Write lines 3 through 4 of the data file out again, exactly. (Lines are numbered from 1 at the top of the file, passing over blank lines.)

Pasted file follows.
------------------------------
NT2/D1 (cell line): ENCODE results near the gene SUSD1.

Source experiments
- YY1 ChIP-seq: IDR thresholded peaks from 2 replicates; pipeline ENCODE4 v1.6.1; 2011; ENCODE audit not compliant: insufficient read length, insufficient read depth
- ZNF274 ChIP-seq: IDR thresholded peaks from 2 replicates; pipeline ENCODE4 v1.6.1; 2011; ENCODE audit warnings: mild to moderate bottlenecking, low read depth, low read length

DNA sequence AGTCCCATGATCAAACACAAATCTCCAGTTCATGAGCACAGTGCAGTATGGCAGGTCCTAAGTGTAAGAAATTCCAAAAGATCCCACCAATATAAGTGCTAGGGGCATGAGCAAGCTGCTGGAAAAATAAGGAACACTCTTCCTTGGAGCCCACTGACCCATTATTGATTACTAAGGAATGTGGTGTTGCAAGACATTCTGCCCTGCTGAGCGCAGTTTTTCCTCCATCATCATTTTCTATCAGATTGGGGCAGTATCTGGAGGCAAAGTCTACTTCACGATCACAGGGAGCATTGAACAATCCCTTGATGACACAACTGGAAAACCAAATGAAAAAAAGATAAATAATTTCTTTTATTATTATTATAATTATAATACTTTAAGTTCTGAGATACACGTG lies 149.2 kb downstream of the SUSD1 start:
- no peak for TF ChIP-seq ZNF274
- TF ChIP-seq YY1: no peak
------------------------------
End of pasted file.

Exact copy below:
- YY1 ChIP-seq: IDR thresholded peaks from 2 replicates; pipeline ENCODE4 v1.6.1; 2011; ENCODE audit not compliant: insufficient read length, insufficient read depth
- ZNF274 ChIP-seq: IDR thresholded peaks from 2 replicates; pipeline ENCODE4 v1.6.1; 2011; ENCODE audit warnings: mild to moderate bottlenecking, low read depth, low read length